One thing to note is that your first example can be more concisely expressed with an automatically implemented property:

// Removed unconventional "i" prefix; this follows .NET naming conventions.
public int RandomNumber { get; set; }

That creates a private variable behind the scenes, and a public property whose getter and setter just use the private variable. Later if you want to change the implementation, you can do so without affecting the API.

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Okay, I thought that I wanted to have one read only (my GET) and one set only (my SET) for my functions so I could from other scripts only read the variable or with my SET change it. However should I then make one GET that is read only for scripts and in my SET make it have both GET and SET to I can change it and read it? Sorry for the noob question, but I'm really new to getters and setters, especially in C#. –  user3610422 May 14 at 8:57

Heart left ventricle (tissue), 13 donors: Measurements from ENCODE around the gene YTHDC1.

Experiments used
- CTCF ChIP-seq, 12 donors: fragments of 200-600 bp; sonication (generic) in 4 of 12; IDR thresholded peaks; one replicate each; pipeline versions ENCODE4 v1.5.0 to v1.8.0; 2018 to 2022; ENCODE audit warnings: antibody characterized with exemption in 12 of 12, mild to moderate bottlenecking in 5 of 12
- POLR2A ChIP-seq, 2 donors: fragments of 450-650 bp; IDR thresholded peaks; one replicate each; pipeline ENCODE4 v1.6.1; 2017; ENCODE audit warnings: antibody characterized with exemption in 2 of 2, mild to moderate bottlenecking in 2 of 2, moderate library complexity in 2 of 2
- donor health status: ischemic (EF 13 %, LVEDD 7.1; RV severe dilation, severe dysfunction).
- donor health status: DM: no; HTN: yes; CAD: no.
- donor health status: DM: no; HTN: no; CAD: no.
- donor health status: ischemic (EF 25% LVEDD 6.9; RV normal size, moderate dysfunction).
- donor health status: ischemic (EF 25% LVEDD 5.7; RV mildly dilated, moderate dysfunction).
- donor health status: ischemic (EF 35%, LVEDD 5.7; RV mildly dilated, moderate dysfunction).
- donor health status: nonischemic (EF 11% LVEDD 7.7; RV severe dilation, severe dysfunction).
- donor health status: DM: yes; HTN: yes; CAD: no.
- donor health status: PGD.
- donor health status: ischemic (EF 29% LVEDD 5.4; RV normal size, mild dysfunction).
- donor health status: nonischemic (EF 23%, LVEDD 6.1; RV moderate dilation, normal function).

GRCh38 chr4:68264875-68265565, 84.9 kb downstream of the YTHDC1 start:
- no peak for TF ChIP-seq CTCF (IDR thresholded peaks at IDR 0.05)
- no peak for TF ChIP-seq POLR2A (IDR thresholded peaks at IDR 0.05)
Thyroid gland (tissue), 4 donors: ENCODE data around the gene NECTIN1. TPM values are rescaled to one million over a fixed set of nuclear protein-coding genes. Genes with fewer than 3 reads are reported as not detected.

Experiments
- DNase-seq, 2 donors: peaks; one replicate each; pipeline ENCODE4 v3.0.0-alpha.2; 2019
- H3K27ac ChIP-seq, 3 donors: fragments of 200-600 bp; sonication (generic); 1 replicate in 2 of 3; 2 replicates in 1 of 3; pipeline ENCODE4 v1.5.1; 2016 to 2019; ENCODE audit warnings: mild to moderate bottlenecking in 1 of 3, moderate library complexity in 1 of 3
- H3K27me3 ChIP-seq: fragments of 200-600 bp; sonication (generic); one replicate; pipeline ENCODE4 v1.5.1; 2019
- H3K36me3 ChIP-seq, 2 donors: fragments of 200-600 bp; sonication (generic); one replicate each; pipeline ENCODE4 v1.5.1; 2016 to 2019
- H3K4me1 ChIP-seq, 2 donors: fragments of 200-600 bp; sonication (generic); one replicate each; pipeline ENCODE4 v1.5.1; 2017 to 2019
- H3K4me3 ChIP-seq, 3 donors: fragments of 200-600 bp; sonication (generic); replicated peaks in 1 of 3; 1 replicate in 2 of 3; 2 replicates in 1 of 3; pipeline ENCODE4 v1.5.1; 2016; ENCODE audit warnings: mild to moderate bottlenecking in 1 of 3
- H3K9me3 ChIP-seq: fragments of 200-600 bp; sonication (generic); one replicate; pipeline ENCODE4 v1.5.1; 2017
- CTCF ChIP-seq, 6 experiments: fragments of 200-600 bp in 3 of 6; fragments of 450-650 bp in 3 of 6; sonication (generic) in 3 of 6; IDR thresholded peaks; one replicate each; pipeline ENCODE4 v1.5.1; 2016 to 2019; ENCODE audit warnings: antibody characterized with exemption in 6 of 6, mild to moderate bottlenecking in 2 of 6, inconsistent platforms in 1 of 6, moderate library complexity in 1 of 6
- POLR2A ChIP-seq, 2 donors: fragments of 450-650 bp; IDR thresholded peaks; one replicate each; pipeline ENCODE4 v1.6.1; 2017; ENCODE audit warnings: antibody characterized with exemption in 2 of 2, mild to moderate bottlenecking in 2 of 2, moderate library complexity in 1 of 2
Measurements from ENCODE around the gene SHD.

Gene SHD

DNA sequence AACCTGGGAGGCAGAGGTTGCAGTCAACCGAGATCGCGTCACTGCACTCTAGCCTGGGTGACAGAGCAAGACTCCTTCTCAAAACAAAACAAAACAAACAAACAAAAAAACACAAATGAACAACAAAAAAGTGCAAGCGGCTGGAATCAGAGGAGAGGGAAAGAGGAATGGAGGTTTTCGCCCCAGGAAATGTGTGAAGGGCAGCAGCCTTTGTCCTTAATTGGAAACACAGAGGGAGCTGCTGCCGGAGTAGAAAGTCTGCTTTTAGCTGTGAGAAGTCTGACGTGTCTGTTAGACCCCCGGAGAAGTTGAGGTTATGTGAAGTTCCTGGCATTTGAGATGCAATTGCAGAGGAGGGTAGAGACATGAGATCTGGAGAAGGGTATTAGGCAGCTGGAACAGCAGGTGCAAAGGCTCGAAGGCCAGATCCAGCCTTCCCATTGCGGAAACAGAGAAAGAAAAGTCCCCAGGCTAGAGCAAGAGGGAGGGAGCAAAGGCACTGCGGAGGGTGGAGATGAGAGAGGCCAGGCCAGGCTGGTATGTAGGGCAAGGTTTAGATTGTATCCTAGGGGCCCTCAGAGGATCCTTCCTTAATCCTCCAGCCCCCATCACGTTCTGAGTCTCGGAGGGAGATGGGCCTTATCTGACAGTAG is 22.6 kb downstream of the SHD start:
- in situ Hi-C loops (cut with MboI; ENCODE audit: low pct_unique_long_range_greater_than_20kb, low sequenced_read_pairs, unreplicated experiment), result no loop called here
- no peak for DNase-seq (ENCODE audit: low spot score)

@user3610422: Why would you want one read-only property and one write-only property which modify the same data? It's really unclear what you're trying to achieve here, but fundamentally if you're expressing one piece of state, you should use one property. –  Jon Skeet May 14 at 8:58
    
@user3610422: Additionally, if you're very new to C# you might well benefit from stepping away from Unity for the moment, and learning C# in a more traditional environment. (Personally I think there's a lot of value in just writing console apps to start with - that lets you concentrate on learning the language and core classes without the burden of UI issues.) –  Jon Skeet May 14 at 8:59
    
Hmm, okay. I think I get the idea behind it. Thanks! Will go and do some C# regular tutorials and see if that helps me more. –  user3610422 May 14 at 9:04
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The advantage of getters and setters is that they mainly act as functions so you can do something like this

private int _iRandomNumber;

public int iRandomNumber
{
     get { return _iRandomNumber%10;} //you can do something like this mod function 
     set { _iRandomNumber = value+1000;} //you can manipulate the value being set 

} 

But if you do not have this kind of requirements on your variables, you might as well use just a public variable.